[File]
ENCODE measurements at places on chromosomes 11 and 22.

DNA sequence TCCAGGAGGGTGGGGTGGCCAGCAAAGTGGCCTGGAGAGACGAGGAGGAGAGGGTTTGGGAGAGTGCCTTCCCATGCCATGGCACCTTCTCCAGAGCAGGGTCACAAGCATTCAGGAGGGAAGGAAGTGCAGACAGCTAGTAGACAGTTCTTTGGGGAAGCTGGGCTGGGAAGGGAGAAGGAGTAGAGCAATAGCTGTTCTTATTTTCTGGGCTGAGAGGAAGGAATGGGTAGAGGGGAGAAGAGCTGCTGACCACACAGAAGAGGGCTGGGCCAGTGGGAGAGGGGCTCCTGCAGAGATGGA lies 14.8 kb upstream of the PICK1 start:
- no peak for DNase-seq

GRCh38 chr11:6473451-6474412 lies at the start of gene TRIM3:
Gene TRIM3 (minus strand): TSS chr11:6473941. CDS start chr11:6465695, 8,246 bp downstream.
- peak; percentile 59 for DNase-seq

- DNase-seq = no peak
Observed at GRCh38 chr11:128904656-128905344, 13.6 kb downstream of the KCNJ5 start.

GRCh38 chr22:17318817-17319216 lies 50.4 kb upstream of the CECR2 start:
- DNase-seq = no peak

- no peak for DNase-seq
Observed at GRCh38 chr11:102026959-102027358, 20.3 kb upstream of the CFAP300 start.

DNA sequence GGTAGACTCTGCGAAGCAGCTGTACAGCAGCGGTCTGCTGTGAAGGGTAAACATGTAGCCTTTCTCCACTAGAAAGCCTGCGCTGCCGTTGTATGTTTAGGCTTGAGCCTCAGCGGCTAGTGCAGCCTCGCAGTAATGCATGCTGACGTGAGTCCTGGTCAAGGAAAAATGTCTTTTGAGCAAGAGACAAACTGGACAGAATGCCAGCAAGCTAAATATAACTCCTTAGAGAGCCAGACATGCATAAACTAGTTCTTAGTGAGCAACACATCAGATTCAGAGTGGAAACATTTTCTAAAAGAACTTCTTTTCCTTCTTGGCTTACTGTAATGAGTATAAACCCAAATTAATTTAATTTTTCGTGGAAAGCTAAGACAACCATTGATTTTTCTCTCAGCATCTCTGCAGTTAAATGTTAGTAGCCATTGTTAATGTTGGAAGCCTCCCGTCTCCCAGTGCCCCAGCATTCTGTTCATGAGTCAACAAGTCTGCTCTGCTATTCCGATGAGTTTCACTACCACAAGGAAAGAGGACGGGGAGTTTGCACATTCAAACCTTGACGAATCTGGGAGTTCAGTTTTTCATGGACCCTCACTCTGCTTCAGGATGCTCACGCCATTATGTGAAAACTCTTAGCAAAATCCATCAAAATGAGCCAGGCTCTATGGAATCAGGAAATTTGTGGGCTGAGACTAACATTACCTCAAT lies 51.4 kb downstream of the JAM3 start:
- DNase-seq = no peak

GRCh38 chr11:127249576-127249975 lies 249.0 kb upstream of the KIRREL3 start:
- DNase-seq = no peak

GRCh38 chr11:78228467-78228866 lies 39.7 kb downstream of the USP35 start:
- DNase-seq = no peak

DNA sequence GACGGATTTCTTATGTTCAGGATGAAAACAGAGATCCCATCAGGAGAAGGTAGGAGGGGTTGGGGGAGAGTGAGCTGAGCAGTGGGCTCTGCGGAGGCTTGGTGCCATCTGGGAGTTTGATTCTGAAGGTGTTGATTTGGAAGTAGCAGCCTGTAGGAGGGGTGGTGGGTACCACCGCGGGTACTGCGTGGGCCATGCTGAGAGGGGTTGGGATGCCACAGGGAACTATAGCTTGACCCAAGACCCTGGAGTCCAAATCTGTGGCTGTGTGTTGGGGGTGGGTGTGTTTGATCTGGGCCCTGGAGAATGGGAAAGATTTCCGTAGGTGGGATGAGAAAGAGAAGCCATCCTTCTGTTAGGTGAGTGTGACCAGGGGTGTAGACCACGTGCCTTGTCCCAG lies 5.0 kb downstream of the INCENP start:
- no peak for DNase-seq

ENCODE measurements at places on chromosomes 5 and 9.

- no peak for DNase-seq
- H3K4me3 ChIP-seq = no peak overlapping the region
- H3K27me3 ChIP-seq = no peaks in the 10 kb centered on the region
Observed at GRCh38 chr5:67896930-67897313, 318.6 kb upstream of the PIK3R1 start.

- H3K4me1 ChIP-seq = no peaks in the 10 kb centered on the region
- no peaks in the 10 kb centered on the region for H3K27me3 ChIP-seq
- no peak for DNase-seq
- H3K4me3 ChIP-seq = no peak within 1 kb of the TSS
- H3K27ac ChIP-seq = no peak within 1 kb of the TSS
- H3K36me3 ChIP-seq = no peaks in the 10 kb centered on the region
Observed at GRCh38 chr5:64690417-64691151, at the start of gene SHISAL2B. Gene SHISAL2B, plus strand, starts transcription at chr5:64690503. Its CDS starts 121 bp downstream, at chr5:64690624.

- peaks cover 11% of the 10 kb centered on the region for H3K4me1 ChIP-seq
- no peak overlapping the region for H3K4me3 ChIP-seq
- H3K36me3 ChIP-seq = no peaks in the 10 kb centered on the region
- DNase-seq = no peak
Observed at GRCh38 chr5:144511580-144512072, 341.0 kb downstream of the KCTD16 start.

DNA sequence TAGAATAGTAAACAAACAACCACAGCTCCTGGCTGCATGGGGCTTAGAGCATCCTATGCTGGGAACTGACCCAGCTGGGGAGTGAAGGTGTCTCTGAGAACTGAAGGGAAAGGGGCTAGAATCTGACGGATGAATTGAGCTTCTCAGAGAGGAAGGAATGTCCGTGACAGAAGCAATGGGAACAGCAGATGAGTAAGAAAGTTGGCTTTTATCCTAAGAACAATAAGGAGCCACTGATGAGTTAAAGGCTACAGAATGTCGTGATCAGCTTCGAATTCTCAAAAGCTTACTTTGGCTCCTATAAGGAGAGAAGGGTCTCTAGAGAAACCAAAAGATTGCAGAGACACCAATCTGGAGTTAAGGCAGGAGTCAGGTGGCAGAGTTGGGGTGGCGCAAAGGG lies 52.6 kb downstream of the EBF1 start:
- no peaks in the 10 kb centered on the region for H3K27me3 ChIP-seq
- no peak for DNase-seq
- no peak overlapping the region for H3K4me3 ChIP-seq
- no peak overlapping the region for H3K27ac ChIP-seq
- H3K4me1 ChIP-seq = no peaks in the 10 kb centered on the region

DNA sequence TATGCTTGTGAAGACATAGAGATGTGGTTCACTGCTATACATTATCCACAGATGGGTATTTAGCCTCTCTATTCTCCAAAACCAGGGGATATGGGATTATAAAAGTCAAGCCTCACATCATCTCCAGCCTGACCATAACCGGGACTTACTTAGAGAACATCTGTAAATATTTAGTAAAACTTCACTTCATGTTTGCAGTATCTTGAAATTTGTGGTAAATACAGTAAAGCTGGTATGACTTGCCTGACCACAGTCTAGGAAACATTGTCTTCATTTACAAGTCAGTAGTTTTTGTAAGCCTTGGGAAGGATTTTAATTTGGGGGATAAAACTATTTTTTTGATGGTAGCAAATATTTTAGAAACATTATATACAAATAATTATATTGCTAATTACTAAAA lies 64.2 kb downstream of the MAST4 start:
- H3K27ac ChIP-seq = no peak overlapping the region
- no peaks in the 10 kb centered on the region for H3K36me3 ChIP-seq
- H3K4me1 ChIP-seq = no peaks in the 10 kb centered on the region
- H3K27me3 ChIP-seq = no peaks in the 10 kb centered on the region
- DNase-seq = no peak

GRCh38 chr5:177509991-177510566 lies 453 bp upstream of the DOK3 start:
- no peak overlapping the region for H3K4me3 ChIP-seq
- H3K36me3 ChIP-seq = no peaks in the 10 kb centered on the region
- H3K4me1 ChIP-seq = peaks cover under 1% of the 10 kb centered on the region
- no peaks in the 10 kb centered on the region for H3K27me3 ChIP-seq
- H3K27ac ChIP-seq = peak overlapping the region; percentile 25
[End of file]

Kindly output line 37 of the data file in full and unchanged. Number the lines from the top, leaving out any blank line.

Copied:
Observed at GRCh38 chr5:144511580-144512072, 341.0 kb downstream of the KCTD16 start.